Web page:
The inevitable confrontation began. The Yippies organized a Rock concert in the park on Sunday… the eve of the Convention. Most of the major bands promised to be there, but when the shit hit the fan, only the MC-5 and the Fugs had the courage to show up. The heat, in full riot gear, moved in on the crowd at exactly 11 PM (Daley’s curfew). Police clubbed and tear-gassed Teens for the next three days, as photographers and TV news cameramen recorded the scene. The action spilled out onto the streets, where surprised residents, just out for an evening stroll, were beaten and arrested (even Hugh Heffner got clubbed). Police and National Guardsmen beat up and/or arrested several newsmen (including Dan Rather in the hall) during live TV coverage. Walter Cronkite made his outrage public, calling Daley’s gang “nothing more than a bunch of thugs.” Senator Ribicoff declared from the podium “Gestapo-like tactics are being used in Chicago.” Daley, just a couple of rows away, stood up and yelled obscenities. A shocked Middle America read Daley’s lips: “You mother-fucker Jew bastard. Get your ass out of Chicago.”


Tension ruled the day. Even on AM in Middle America teens heard, “You ask who killed the Kennedy’s? After all, don’t you know that it was you and me (Satan)?” from the Stones and a new Boomer anthem, “They’ve got the guns but we’ve got the numbers” from the Doors.

The turmoil caused heartburn in the heartland. Devout red-white-and-blue necks heard a strange song on the Country/ Western AM stations. In Harper Valley PTA, the parent group accuses a single-parent mother of being “loose.” She proves that her peers are all hypocrites, and forces the Moral Majority to reexamine their own moral values. When did a message like that become legal on a Country Western station? Rednecks began questioning values and authority, and songs with a rebellious outlaw image rode the C&W, as well as the R&R chart.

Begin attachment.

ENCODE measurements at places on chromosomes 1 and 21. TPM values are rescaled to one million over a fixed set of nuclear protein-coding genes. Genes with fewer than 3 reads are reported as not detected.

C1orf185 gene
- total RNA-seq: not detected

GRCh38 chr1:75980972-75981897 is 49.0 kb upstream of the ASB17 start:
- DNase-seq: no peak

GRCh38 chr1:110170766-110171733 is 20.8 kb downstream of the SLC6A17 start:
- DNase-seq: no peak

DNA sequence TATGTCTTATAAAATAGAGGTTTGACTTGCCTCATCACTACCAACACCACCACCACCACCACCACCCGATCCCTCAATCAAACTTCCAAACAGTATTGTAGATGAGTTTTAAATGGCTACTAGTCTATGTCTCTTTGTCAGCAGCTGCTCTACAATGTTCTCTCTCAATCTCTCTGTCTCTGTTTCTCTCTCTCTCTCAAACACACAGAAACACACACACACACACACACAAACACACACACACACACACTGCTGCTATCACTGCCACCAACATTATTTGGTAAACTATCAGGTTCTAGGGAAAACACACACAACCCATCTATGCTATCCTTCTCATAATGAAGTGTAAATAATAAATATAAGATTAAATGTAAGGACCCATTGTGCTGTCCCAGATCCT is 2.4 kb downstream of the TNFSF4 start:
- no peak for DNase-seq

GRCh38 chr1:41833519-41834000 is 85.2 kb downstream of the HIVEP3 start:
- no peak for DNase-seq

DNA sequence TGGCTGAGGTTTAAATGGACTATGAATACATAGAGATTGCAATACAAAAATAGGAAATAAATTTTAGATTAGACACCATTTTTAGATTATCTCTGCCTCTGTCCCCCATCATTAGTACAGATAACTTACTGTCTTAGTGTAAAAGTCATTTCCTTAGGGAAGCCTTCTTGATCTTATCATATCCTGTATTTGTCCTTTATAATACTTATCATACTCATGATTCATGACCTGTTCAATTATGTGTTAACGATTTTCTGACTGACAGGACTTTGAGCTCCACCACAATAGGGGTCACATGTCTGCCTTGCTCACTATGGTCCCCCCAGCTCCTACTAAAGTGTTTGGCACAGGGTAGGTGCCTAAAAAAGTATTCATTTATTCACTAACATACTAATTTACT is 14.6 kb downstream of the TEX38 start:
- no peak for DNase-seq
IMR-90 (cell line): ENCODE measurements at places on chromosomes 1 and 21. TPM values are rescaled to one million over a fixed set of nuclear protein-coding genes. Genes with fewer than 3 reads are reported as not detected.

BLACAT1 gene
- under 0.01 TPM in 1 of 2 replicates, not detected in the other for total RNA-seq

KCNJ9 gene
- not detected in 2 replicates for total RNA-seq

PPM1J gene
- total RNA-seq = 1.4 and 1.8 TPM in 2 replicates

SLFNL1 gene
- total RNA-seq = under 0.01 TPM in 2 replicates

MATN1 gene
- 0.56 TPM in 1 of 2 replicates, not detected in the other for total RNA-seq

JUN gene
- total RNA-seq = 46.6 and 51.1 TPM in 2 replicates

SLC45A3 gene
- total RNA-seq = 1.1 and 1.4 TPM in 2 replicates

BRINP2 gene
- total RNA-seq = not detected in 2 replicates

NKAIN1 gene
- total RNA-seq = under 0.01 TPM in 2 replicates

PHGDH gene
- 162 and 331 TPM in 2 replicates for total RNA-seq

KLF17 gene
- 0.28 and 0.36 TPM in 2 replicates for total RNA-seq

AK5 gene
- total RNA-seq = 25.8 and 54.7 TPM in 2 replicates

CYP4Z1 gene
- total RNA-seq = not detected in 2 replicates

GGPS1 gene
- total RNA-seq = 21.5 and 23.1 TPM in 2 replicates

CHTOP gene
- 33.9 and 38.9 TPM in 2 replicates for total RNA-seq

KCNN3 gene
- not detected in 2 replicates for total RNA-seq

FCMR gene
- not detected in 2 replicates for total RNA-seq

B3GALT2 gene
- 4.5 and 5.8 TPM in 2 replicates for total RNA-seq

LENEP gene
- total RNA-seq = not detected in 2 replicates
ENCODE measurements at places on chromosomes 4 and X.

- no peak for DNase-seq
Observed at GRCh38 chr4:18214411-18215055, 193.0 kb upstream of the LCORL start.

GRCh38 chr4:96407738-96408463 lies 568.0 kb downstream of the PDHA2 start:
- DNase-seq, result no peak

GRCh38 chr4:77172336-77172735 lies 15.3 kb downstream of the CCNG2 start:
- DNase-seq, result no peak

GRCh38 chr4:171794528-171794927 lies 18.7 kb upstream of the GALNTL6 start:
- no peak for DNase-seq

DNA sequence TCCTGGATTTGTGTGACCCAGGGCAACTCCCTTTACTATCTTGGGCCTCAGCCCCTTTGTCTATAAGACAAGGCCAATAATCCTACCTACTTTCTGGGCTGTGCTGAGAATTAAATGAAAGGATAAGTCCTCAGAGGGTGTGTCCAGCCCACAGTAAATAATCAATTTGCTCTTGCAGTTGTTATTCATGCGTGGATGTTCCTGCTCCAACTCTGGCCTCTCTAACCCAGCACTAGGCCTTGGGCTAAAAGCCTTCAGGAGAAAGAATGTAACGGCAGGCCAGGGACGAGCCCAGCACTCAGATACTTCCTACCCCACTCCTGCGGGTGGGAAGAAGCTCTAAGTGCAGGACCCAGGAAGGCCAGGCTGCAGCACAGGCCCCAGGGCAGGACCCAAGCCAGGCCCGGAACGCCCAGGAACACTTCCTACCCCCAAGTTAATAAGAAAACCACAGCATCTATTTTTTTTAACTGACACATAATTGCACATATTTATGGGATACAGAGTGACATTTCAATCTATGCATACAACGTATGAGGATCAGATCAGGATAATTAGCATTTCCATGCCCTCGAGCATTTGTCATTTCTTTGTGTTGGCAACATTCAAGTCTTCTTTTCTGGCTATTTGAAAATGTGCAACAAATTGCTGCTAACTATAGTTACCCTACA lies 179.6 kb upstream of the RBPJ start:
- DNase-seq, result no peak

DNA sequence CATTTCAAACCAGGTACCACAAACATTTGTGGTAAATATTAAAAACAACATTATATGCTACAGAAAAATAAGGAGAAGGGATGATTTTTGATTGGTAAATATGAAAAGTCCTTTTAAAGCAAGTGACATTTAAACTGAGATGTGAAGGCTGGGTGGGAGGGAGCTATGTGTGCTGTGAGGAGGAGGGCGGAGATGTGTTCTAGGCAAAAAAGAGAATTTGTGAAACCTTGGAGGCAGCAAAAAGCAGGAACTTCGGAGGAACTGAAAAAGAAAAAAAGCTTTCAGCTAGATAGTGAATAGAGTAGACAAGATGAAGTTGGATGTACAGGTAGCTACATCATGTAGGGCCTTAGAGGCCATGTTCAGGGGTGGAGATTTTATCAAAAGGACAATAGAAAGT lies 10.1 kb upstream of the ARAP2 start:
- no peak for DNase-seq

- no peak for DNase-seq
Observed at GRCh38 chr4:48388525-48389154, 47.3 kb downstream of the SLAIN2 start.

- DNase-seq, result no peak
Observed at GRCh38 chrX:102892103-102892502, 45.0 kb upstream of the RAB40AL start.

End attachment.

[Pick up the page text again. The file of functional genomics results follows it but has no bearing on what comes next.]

Bob Dylan finally returned to the music scene after a long layoff following his near fatal motorcycle accident in 1966, and released his new, country-flavored, John Wesley Harding album. The title cut fit in nicely with the emerging country outlaw image, but the songs sounded tame to Boomers… expect for one cut, All Along the Watchtower, in which Bob sang, “There must be some kind of way out of here/ Said the joker to the thief/ There’s too much confusion, and I can’t get no relief…There are many here among us who think that life is but a joke/ But you and I, we’ve been through that and this is not our fate/ So let us stop talking falsely now, the hour’s getting late.” The last line, “And the wind began to howl,” left us with a feeling of impending doom. Hendrix released a cover of the song a few months later, in which the howling wind became an angry hurricane. The violent nightmares of two assassinations and riots in Chicago occurred between the two versions of Watchtower. Jimi’s Electric Ladyland contained other reflections of the dramatic increase in violence in songs such as House Burning Down.

In some extreme cases, shelled-shocked Americans went into full catatonic withdrawal, causing a brief resurgence of total escapist, pre-puberty Pop. Glucose classics like Yummy, Yummy, Yummy, Chewy, Chewy and Simon Says played AM, and Don Kirshner traded in his rebellious Monkees for a Saturday morning cartoon band, the Archies. LBJ, and later, Nixon wished that they could eliminate their problems so efficiently… by simply exiling protesters into the second dimension.